Orders of the Day — Budget Resolutions and Economic Situation

Part of the debate – in the House of Commons at 5:31 pm on 19th March 1984.

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Photo of Mr William Clark Mr William Clark , Croydon South 5:31 pm, 19th March 1984

I am most grateful for that explanation, as I am sure is the House. When my right hon. Friend the Chancellor of the Exchequer introduced his Budget he said that it was a continuation of our strategy since 1979. Last Thursday my right hon. Friend the Member for Chesham and Amersham (Sir I. Gilmour) accused my right hon. Friend of thinking that history started only in 1981. It did not; it started in 1979. At the risk of boring the House, may I say that the Government's record between 1979 and the general election last year was not all bad. They turned the economy round.

The Opposition seem to believe that when we took over everything in the garden was lovely, but hon. Members on both sides of the House know that in 1979 prices and unemployment were increasing and production was decreasing. Not only did we have huge overseas debts, but we had Clegg. For the Opposition to criticise this Budget, which is an imaginative one, bearing in mind their record between 1974 and 1979 and the mess in which they left the country in 1979, is not only arrogant but frivolous.

Although it may not be understood by Opposition Members, the people understand that the Budget helps those on lower incomes, and helps investment and business. The speech of the right hon. Member for Bethnal Green and Stepney (Mr. Shore) was as thin as was that of the right hon. Member for Birmingham, Sparkbrook (Mr. Hattersley). The Leader of the Opposition took 24 minutes to say nothing, but the House is used to that. It is absurd for the Opposition to think that one Budget can solve all our problems. In 1979 no one, including the financial pundits, realised the depth of the world recession. That was a great mistake in the West.

The fact that my right hon. Friend the Chancellor has increased the starting rate of tax by about 12·5 per cent. while inflation is still about 5·1 per cent. should be willingly accepted by all hon. Members, especially Opposition Members. They should rejoice in the fact, but, as far as we can see, the only thing that seems to please the Opposition is bad news. If anything good happens, they are not really interested.

I wish to kill the growing accusation that the Government are responsible for unemployment. Let us be fair about this—[Interruption.] It is all very well for Opposition Members to smile, but they should remember that the Labour Government were responsible for the rapid running down of many of our industries. Why was the dock industry run down? Why have there been strikes in the steel industry? The present miners' strike will undoubtedly hit the coal industry and create more unemployment.

Hon. Members have compared manufacturing industries with service industries. Of course, manufacturing industry has declined. As a result of competition from Taiwan, Hong Kong and Malaysia, shipbuilding and steel have declined. Their prices have not been sufficiently competitive. As my right hon. Friend the Secretary of State for Trade and Industry said today, steel output per man has increased tremendously during the past few years, but there is still a long way to go. Having said that, there is no reason to believe that the phasing-out of capital allowances for manufacturing means that the Government have given up on manufacturing industry. We cannot give up our manufacturing base, but we should be foolish to ignore the service industries. Manufacturing industries are mainly capital-intensive, whereas service industries are labour-intensive, and these days we must foster labour-intensive industries.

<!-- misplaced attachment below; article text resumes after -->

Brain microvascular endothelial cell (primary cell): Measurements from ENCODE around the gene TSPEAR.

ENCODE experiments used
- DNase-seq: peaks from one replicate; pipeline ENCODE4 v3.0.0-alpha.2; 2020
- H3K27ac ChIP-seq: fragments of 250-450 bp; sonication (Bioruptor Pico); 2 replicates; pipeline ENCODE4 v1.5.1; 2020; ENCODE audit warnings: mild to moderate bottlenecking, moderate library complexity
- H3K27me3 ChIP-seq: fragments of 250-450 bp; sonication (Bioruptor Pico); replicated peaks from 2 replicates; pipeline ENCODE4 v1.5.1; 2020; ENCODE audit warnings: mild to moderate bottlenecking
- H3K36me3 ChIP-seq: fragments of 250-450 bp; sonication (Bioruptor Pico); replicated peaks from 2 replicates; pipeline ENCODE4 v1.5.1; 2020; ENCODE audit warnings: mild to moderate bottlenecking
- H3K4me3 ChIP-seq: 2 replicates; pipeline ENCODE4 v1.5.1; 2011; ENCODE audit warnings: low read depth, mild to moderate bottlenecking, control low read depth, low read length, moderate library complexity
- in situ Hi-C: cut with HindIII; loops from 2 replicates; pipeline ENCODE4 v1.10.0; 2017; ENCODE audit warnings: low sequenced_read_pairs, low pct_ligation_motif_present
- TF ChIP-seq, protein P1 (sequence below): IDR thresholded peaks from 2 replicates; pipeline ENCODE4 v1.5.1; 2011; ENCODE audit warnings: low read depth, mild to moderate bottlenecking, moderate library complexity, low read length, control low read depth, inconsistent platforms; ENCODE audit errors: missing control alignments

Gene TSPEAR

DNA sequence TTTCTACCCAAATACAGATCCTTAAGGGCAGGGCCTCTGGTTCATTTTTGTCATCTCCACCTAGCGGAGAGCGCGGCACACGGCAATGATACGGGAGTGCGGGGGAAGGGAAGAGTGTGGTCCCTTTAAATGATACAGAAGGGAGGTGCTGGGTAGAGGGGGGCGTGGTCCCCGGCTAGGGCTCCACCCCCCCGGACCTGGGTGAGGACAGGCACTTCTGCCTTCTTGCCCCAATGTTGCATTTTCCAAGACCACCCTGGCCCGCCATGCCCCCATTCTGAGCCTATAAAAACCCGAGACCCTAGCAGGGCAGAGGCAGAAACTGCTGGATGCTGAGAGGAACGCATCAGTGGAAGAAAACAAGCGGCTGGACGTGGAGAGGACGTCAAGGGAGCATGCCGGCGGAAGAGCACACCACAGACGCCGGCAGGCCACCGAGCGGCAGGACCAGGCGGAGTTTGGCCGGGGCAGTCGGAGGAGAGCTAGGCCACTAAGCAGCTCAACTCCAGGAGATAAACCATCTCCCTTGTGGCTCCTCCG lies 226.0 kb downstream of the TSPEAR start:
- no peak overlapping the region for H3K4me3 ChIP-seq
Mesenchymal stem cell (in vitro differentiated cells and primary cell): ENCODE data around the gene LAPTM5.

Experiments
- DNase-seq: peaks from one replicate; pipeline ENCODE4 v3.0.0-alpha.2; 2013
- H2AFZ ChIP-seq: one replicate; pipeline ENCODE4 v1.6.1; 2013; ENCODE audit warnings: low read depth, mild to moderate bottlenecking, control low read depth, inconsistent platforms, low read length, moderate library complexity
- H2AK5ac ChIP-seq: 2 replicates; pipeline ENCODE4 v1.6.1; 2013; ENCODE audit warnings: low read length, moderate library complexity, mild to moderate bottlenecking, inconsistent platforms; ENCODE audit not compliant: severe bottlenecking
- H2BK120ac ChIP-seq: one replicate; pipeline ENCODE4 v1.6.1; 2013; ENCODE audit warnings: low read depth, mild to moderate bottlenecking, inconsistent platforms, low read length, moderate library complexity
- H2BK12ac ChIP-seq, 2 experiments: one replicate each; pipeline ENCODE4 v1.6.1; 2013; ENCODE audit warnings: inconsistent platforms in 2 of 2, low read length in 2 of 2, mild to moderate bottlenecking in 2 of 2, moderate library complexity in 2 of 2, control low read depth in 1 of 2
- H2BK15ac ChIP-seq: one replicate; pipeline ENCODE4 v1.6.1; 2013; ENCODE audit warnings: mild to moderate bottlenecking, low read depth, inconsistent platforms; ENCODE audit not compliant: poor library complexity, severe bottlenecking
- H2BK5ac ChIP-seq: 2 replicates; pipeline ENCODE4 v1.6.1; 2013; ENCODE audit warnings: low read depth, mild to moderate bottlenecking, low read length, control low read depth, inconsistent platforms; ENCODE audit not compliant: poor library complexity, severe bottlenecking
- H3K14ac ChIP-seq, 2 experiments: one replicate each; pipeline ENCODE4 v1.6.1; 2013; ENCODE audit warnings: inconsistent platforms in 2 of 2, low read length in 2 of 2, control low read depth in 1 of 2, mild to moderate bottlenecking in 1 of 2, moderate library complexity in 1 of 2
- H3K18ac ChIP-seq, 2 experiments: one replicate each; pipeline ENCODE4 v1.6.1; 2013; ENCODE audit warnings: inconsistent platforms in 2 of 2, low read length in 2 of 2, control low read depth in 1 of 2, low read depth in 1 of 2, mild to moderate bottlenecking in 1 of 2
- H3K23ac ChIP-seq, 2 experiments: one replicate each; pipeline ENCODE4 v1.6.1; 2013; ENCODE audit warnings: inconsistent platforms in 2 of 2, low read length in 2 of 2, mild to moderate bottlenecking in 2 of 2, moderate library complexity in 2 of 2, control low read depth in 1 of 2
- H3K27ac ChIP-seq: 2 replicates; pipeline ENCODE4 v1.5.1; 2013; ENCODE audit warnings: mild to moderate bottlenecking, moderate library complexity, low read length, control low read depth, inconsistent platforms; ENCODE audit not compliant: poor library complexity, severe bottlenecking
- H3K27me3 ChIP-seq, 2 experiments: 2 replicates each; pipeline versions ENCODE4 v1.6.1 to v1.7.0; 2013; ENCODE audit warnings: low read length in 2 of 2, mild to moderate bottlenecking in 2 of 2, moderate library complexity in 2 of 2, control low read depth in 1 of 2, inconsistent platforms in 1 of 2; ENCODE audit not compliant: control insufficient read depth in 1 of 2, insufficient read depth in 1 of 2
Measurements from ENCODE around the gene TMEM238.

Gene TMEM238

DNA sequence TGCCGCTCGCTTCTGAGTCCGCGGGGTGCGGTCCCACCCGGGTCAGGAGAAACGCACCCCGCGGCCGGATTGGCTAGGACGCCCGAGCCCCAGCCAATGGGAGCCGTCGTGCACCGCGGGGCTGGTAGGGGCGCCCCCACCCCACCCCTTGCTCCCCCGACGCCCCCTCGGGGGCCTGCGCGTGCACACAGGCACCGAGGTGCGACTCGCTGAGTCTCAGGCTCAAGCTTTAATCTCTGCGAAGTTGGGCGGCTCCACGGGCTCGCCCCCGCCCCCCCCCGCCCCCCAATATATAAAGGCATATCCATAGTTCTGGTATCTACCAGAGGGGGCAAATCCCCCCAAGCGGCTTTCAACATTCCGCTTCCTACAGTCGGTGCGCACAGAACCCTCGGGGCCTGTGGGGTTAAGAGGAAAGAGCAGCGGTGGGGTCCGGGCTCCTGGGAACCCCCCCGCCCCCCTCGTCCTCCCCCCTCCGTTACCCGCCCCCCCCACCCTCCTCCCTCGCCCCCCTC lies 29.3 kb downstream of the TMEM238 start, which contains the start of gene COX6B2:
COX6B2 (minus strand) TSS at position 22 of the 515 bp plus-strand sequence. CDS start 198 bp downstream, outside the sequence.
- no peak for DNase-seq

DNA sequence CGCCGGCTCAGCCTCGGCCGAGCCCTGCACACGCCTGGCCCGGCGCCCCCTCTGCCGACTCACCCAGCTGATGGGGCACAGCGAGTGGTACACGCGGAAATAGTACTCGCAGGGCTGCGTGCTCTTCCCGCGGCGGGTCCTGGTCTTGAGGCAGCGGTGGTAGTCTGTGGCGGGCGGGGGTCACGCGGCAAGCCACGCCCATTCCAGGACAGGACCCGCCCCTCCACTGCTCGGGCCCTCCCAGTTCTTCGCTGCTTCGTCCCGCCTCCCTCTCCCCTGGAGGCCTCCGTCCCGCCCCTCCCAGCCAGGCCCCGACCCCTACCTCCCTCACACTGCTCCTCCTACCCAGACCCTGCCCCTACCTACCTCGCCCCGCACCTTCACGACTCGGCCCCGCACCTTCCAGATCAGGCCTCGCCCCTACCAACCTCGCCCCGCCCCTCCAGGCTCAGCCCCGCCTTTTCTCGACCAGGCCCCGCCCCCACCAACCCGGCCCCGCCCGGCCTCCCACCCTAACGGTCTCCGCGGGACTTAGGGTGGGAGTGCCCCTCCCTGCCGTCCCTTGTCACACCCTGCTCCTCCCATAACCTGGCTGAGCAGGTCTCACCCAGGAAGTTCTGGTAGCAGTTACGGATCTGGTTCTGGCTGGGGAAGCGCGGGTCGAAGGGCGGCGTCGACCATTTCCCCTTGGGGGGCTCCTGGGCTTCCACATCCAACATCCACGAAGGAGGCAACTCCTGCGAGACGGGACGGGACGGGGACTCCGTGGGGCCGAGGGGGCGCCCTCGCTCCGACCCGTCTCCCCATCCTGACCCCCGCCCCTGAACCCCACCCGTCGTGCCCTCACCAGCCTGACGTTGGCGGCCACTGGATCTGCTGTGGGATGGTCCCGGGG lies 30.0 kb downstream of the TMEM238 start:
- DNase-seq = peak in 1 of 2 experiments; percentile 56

All hon. Members will welcome the 80,000 increase in employment as a step in the right direction, but no one claims that we have solved the problem. To listen to some speeches, one would believe that the Government were not worried about unemployment. We are spending £2 billion this year of taxpayers' money in retraining schemes to help the unemployed.

My right hon. Friend the Chancellor knows that many hon. Members regret the withdrawal of tax relief on life assurance premiums. In many cases, that is the one form of small saving undertaken by the ordinary person. After all, Conservative philosophy is to encourage people to stand on their own two feet. What better way of doing so than to have a small life assurance policy so that, in the event of her husband's death, the widow receives something?—[Interruption.] It is all very well the hon. Member for Birmingham, Perry Barr (Mr. Rooker) laughing. That may be funny to him, but it is not funny to someone who has, or wishes to take out, a life assurance policy.

I see the import of the thrust of my right hon. Friend's Budget, but I feel that he could have given much longer notice of the withdrawal of life assurance premium relief. After all, we have given a year's notice about the composite rates in banks so that people can readjust. This is another area where such notice could have been given, and I hope that my right hon. Friend's mind is not closed to it.

I am, however, delighted that this does not affect pensions, endowments and so on which help business, and I caution my right hon. Friend about doing anything about the tax treatment of occupational pensioners. If anything is done to jeopardise the occupational pension industry, more and more people on retirement may possibly be a drain on the taxpayer by going on supplementary benefit.

Everyone welcomes the moves on investment income surcharge. Opposition Members may think that this helps the rich, but more than half those who pay the surcharge are retired. They have saved the money during their working lives. It has been saved out of net income. Why, therefore, should they be further penalised? It is true that my right hon. Friend has forgone revenue of £360 million in a full year, but that must be balanced against the £1,990 million that has been allocated to the thresholds. That is a pretty fair balance.

I add my tribute to the work of our late friend, Maurice Macmillan, on share option schemes. Had he been here, I am sure that he would have welcomed the change that has at long last been announced. There has been some alleviation of development land tax. That is such a small revenue earner and time waster that my right hon. Friend could easily have abolished it. He will recollect that another of our colleagues, Sir Hugh Fraser, has, alas, also died. He and I were trying to persuade the Chancellor to cancel the DLT, which is merely an irritant. It should have been incorporated in capital gains tax like any other asset.